Currency Note

ECB meeting set to disrupt currency markets

By Erin Harding October 23rd, 2017

ECB meeting

The week ended on a very positive note for sterling last Friday, as it made some solid gains against the US dollar and euro. The strengthening came following the news that the UK government borrowed much less than expected in September. The total borrowing was £5.9 billion which is the lowest for the month of September for a decade – and remember – that was before the financial crisis hit.

But sentiment could change this week as the European Central Bank holds its monthly meeting. Interest rates are expected to be kept on hold – anything else would be a major shock and surprise. The area that markets will be focused on is the ECB’s programme of quantitative easing as they are expected to make an announcement on cutting this from the start of next year from the current €60 billion per month. The markets are expecting that they will cut it to €40 billion but from previous experience this is not certain. So, we have the perfect conditions for the euro to have either strengthened significantly or weakened significantly by the end of this week.

And we cannot ignore Catalonia. The Spanish Prime Minister, Mariano Rajoy, has vowed to return Catalonia to the rule of law. This will almost certainly cause deep unrest in the Catalan region and we could see some impact on the Spanish economy, as well as the euro.

Looking ahead to the rest of this week’s calendar, we have the UK GDP growth rate on Wednesday, eurozone flash consumer confidence today, the German Markit manufacturing purchasing managers’ index tomorrow, while over in the US, we have the durable goods orders and new home sales on Wednesday.

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GBP: Tusk says that some progress in Brexit talks has been made

Well it was about time that the UK economy had some positive news and on Friday it came in the form of the public sector net borrowing figures. They were shown to be £5.9 billion for September, which is the lowest reading for a September since before the financial crisis. It gives Chancellor Philip Hammond a bit of breathing space as he prepares for the next budget. Not much breathing space, but some, and he will certainly be happy with the data.

Meanwhile, there appeared to be a bit of a breakthrough in Brexit negotiations as the European Council President, Donald Tusk, said that reports of a deadlock between the EU and UK had been exaggerated and there had been some progress. However, French President Emmanuel Macron had to go and spoil it by saying ‘a lot still needs to be done’ and then accused Brexiters of ‘bluffing’ on a no-deal scenario. No matter – sterling still strengthened against the euro and US dollar following the news (and the borrowing figures).

It is relatively quiet today, but tomorrow sees the GDP growth rate and mortgage approvals. Mortgage approvals are expected to increase slightly from 41,800 to 42,200, which GDP growth is expected to remain at 0.3%.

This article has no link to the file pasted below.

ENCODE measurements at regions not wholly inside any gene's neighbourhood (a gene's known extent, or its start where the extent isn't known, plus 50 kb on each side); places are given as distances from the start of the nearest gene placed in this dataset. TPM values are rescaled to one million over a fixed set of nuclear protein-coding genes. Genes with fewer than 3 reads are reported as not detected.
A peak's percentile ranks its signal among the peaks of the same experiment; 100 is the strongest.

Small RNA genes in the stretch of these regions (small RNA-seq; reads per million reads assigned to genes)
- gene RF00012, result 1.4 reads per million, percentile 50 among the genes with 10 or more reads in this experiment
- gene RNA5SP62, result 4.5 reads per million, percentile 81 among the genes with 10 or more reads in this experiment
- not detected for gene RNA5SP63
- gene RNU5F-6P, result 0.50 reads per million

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EUR: will the ECB raise interest rates on Thursday?

The euro had a surprisingly poor end to the week as it weakened against sterling and the US dollar. Admittedly, the fall against the pound came as a result of some extremely positive borrowing figures from the UK, as well as reports of progress in Brexit talks. However, the situation between Spain and Catalonia has not helped, as the Spanish Prime Minister vowed to impose a rule of law on Catalonia.

Later today we have the consumer confidence flash report which is expected to dip a little. Tomorrow sees the release of the German Markit manufacturing PMI flash report and business climate report. However, the most exciting day is Thursday, when the ECB convene to decide whether or not to raise interest rates. More importantly, we’ll see what they intend to do with their programme of quantitative easing which, in theory, runs out at the end of this year. Expectations are for it to be cut to €40 billion from the current €60 billion per month but the ECB does not always do what the markets expect.

Following the decision, ECB President Mario Draghi and his colleagues will give a press conference where they will explain their decisions. It will be interesting to see how the markets react as there is opportunity for rapid and significant movement for the euro either way.

USD: existing US home sales better than expected

The dollar had a mixed end to the week on Friday as it slid against sterling but made some gains against the euro. It did, however, rise to a three-month high against the Japanese yen following a surge in investor confidence. This was largely driven by progress on US tax reforms.

The only major economic data release came in the form of the existing home sales which were slightly better than expectations. Against a forecast of 5.29 million, the figure was actually 5.39 million. It’s another sign that the US economy is picking up and will reinforce the belief that the Federal Reserve will increase interest rates in December.

This Wednesday sees the release of the durable goods orders and we’ll also see the new home sales figures. On Friday, we’ll see the GDP growth rate which is expected to dip a little. Given the recent spate of hurricanes that have hit the US, this is understandable.

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